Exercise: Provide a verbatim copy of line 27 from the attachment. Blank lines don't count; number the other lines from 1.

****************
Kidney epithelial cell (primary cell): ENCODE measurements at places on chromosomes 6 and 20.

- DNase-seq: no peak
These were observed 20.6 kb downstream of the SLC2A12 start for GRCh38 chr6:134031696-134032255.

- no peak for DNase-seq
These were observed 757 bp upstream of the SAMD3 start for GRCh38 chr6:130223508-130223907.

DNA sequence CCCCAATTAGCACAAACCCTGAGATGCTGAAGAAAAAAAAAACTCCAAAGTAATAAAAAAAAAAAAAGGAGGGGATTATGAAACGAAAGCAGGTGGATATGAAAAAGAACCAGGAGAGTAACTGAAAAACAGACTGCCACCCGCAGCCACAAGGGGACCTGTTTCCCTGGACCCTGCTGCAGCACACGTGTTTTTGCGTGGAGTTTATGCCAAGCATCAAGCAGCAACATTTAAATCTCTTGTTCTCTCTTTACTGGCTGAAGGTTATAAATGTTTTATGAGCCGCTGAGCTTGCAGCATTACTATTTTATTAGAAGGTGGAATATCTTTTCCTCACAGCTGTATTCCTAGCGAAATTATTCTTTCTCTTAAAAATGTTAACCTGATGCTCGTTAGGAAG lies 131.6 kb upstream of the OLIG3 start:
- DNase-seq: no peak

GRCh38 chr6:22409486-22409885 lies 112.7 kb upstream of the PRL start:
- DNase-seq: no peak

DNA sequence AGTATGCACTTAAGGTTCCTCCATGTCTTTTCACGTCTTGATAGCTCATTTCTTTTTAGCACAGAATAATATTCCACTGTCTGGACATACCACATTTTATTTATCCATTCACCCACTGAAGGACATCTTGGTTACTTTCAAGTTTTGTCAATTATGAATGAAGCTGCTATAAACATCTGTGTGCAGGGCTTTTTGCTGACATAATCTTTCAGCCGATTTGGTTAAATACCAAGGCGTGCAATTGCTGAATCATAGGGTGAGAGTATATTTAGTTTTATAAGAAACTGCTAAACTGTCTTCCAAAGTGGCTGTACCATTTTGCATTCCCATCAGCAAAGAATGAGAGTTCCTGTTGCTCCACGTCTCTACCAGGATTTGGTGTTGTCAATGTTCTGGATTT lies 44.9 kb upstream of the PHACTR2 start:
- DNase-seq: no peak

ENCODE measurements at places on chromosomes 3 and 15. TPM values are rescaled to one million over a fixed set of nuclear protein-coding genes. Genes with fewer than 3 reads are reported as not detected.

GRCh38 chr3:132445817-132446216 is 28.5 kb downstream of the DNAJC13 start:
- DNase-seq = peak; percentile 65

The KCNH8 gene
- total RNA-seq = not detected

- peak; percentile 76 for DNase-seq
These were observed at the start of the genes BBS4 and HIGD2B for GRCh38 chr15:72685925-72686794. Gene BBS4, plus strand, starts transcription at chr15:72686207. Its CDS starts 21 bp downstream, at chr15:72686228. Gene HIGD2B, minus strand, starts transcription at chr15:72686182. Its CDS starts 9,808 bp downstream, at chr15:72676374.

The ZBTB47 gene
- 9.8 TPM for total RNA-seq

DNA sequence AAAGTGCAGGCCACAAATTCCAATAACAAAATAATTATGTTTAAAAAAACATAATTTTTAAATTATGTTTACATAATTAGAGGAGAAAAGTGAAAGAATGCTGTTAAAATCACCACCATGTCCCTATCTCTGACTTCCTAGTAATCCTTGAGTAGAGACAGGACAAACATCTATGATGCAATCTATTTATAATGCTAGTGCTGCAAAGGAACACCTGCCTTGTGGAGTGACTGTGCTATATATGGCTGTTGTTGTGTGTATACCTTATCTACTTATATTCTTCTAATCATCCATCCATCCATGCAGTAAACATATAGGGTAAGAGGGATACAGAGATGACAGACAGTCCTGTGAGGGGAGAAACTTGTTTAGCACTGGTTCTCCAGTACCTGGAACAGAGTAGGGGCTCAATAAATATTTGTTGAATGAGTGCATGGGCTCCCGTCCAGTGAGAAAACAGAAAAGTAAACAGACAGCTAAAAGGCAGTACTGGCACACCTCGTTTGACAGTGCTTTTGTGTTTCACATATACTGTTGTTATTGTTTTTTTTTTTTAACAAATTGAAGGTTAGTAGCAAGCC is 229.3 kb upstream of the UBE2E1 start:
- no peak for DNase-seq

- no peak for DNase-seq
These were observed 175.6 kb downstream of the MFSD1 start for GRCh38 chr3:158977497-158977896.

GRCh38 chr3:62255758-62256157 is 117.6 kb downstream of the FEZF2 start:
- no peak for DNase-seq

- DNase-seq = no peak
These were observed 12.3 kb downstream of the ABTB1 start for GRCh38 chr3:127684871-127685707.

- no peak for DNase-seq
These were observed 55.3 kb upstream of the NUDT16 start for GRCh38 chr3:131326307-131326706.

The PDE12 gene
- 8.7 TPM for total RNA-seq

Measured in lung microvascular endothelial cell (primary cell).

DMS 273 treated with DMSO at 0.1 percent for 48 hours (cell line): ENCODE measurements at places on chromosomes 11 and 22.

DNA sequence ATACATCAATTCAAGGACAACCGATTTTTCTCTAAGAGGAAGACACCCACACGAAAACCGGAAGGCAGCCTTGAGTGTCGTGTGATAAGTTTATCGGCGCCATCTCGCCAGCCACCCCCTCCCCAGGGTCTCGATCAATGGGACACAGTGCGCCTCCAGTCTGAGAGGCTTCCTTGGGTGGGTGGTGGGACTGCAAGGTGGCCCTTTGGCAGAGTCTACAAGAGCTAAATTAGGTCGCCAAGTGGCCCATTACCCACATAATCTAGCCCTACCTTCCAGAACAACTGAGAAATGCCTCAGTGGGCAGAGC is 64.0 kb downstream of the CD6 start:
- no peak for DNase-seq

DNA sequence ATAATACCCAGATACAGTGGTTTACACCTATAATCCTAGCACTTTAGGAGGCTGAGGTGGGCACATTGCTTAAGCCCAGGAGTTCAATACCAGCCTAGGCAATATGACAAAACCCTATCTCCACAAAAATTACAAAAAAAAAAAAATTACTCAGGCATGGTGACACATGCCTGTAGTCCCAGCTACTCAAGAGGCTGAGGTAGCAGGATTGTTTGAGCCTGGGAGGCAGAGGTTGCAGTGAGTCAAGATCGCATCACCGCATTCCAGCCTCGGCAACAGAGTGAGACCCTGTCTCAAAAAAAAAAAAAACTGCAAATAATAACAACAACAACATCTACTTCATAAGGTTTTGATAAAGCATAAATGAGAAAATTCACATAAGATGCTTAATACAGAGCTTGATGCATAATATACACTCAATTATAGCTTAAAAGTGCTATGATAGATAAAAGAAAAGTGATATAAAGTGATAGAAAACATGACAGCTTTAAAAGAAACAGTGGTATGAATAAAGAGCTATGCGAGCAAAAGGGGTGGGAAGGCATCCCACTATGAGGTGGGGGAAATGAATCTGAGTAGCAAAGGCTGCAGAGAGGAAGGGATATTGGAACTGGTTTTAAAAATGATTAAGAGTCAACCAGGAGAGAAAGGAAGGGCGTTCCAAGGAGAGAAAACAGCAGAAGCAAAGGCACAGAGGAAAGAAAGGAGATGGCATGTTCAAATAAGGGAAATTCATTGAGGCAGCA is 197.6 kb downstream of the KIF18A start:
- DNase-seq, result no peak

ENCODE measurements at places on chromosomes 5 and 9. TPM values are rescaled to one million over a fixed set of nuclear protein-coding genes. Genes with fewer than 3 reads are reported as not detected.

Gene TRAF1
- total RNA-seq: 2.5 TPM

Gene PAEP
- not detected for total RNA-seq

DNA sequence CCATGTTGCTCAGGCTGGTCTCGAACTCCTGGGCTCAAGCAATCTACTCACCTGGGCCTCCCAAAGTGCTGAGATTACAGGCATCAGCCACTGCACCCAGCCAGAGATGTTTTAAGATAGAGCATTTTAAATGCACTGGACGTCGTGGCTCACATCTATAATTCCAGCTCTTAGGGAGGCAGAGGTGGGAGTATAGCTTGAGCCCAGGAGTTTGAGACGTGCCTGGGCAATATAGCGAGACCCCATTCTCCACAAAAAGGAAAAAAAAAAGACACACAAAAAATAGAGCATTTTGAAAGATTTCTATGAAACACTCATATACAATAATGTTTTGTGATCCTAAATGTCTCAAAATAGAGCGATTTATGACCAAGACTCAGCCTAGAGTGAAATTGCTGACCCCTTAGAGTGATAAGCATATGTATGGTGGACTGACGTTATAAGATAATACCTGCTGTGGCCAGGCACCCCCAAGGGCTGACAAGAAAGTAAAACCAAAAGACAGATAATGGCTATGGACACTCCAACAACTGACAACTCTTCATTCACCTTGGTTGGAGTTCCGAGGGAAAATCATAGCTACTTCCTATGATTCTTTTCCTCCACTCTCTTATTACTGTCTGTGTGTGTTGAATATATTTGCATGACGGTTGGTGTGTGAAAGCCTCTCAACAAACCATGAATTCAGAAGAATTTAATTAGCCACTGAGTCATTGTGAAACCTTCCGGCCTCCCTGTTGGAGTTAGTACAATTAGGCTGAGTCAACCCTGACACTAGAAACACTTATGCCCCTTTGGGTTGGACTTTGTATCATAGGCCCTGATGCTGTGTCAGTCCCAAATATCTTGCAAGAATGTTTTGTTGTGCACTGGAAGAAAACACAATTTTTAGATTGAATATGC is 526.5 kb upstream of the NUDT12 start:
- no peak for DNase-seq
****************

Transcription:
- DNase-seq = no peak